Sometimes it’s the smallest gestures that mean the most.
For years the UK government has shown solidarity with those affected by the Chernobyl disaster by allowing children to enter this country for free.
In the grand scheme of things it’s not much of a price to pay and certainly not much of a burden for a country as fortunate as ours.
Waiving the cost of a visa has enabled children still coming to terms with the horrifying aftermath of the power station explosion to spend time in the UK.
And of course the £86 fee hasn’t just allowed these youngsters to enjoy a taste of freedom and excitement – though considering all they’ve been through, that in itself is a very worthwhile thing indeed.
The trips, organised by the Chernobyl Children’s Lifeline charity, give these young people hope.
In reality, it’s a respite break, giving their fragile immune systems some much-needed time to recover.
It’s a breather from their every day life and also from the after-effects still being felt in the wake of the 1986 tragedy.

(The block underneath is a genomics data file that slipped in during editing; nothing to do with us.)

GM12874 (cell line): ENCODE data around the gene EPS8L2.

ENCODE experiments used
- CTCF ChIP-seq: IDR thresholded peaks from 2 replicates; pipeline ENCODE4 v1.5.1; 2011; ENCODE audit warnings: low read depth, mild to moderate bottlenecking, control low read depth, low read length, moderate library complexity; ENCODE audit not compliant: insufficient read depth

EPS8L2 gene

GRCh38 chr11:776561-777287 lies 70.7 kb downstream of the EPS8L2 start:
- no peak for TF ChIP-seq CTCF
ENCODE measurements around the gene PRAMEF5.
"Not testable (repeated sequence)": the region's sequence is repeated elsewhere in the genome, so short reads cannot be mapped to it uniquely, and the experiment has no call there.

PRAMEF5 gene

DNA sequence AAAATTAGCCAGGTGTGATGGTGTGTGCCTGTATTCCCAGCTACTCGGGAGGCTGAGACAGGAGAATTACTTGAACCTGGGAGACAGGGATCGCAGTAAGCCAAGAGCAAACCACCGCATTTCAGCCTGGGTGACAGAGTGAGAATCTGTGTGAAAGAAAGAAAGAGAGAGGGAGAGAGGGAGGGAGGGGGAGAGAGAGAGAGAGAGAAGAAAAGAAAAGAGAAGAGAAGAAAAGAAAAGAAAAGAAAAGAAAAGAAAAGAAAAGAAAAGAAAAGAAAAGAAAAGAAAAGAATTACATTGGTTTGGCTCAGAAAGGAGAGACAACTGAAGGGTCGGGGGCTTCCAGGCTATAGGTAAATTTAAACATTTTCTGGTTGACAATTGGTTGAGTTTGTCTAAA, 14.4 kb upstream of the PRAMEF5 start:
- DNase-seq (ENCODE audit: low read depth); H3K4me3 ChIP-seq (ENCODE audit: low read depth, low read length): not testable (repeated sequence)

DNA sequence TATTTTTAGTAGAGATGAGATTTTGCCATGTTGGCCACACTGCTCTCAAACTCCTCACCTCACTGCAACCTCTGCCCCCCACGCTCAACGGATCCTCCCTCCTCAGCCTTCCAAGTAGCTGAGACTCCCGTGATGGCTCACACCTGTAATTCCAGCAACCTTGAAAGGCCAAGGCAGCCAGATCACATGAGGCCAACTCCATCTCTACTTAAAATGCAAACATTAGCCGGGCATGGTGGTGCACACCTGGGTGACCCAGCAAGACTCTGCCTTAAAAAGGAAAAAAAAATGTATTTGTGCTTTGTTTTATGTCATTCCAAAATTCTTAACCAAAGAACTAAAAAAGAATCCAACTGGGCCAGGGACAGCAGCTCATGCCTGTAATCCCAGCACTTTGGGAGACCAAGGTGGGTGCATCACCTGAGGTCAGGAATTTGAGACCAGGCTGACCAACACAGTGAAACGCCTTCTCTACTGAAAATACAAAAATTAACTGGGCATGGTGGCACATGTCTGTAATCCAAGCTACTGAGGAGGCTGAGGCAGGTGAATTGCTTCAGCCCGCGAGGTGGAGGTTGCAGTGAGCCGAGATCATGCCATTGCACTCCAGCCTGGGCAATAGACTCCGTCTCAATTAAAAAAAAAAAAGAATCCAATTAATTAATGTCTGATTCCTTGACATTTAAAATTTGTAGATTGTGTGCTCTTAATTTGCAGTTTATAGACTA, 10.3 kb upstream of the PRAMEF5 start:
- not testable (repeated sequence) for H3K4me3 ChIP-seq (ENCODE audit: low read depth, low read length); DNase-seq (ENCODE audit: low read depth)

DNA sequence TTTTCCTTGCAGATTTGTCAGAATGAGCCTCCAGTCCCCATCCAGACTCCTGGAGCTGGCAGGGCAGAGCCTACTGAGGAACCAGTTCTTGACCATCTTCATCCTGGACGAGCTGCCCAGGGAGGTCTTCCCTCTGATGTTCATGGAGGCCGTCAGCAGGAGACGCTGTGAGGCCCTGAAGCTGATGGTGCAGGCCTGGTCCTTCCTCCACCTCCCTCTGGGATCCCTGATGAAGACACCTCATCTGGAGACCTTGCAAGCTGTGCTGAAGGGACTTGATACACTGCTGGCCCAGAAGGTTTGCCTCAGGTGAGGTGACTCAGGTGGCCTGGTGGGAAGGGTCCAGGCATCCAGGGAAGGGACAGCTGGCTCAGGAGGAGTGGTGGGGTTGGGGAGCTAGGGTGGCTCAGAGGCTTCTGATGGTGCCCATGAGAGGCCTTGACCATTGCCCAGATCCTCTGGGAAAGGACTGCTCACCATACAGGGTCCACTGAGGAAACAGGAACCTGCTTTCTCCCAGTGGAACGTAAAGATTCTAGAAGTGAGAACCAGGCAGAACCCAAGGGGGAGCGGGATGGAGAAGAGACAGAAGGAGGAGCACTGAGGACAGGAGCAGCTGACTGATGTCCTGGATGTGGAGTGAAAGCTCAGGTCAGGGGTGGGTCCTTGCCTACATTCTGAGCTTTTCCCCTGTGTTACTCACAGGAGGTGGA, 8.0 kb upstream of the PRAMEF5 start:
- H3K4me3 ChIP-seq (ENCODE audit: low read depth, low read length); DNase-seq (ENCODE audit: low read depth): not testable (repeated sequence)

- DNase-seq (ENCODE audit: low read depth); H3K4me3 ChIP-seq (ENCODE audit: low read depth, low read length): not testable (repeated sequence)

Many youngsters have enjoyed trips to this area thanks to the hard work and dedication of those involved with the charity’s Portsmouth and Hayling Island Link.
Host families have welcomed these children into their homes – and their lives – with open arms.
That in itself doesn’t come without cost, but the volunteers throw themselves into the business of fundraising to raise the £8,000 a year needed to bring just 12 children over.
If the government’s plan to scrap the free visa scheme goes ahead, the charity’s volunteers will need to find another £1,000 a year in order to carry on.
That’s a tall order for any organisation and many will feel that it’s a step too far in this case.
No-one can truly understand the horrors these children and their families have been through.
They are innocent victims of a national disaster that’s still leaving its mark all these years on.
The rest of the world has a responsibility to do whatever it can to help. You simply can’t put a price on the good these trips do.